Call for Submissions: The Mr. and Mrs. Raymond J. Horowitz Book Prize

Bard Graduate Center welcomes submissions for the Mr. and Mrs. Raymond J. Horowitz Book Prize, awarded annually to the best book on the decorative arts, design history, or material culture of the Americas. The prize rewards scholarly excellence and commitment to cross-disciplinary conversation. The winning author(s) or editor(s) will be chosen by a committee of Bard Graduate Center faculty and will be honored with a research event exploring new directions, critical applications, and intersections of the awarded book’s argument.

Submission Guidelines

Eligible titles include monographs, exhibition catalogues, and collections of essays in any language, published in print or in digital format. Submissions must have a 2023 publication date.

Three copies of each print title and an entry submission form should be sent to the below address. For digital publications, please email a copy of the submission form, a PDF of the publication, and a link to the publication to [email protected].

Horowitz Book Prize Committee
Bard Graduate Center
18 West 86th Street
New York, NY 10024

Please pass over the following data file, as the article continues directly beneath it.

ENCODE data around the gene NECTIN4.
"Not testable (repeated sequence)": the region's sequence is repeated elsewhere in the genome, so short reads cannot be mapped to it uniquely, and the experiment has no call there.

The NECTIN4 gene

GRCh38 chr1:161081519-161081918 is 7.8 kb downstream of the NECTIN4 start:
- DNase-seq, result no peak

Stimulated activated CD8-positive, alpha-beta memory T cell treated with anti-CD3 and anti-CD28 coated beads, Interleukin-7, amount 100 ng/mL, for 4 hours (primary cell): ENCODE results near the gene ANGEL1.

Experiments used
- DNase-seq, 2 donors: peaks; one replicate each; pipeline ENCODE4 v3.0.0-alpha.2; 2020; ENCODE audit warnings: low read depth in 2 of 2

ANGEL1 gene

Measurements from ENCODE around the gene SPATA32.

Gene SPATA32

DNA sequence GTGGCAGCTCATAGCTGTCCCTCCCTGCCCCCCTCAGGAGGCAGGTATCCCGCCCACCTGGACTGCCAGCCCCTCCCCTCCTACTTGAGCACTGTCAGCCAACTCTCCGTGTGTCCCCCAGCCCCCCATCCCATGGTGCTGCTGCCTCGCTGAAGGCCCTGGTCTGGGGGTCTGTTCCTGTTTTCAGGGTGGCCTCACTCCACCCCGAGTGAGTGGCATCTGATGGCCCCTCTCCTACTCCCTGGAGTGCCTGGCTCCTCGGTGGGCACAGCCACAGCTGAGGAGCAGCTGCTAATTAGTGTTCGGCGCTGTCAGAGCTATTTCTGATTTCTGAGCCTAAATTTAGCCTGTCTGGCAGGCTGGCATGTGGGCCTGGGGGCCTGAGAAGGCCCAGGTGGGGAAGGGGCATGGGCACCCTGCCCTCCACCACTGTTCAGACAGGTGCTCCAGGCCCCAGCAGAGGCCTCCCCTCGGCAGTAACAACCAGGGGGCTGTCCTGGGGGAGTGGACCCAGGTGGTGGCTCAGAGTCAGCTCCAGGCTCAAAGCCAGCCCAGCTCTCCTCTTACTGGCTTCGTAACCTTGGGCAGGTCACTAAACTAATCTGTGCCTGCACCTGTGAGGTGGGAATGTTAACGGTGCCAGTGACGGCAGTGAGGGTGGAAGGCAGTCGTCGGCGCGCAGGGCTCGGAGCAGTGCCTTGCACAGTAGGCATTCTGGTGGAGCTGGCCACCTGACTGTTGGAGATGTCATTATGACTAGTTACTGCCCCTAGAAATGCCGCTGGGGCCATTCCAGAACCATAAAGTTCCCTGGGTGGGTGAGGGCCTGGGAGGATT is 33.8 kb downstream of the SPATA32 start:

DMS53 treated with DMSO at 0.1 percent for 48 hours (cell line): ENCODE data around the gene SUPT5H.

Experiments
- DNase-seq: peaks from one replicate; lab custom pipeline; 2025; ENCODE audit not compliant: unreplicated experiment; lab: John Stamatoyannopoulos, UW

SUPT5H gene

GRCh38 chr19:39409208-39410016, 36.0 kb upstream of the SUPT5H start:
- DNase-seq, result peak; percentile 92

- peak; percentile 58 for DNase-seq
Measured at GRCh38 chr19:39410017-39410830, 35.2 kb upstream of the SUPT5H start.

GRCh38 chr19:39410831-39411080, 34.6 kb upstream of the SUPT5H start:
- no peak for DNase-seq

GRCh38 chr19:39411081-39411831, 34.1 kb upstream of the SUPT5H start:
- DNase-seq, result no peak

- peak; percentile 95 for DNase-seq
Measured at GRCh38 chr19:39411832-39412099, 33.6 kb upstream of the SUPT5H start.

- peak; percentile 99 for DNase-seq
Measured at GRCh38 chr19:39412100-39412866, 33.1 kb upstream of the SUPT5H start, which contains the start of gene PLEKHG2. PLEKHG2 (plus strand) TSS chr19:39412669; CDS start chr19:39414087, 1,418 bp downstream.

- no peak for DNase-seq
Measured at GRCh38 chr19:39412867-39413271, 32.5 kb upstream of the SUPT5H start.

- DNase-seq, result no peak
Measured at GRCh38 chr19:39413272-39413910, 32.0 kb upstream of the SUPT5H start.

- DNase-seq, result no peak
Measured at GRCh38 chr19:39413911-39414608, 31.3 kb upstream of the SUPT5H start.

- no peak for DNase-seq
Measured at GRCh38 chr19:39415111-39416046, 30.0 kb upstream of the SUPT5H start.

Submissions must be postmarked by April 5, 2024. There is no limit to the number of submissions, but please note we are unable to return items submitted for review. Incomplete submissions will not be considered. Shipping is the responsibility of the applicant and we are not able to confirm receipt of submissions. The winning title will be announced in September 2024.

For questions, contact Jason Brown, Assistant Director of Public Humanities + Research, at [email protected].

The entry submission form can be downloaded here.

Past Winners


Beverly Lemire, Laura Peers, Anne Whitelaw, Object Lives and Global Histories in Northern North America: Material Culture in Motion, c.1780–1980 (McGill-Queen’s University Press, 2021). Learn more here.


Bess Williamson, Accessible America: A History of Disability and Design (New York University Press, 2019). Learn more here.


Cheryl Finley, Committed to Memory: The Art of the Slave Ship Icon (Princeton University Press, 2018).


Gary Urton, Inka History in Knots: Reading Khipus as Primary Sources (University of Texas Press, 2017).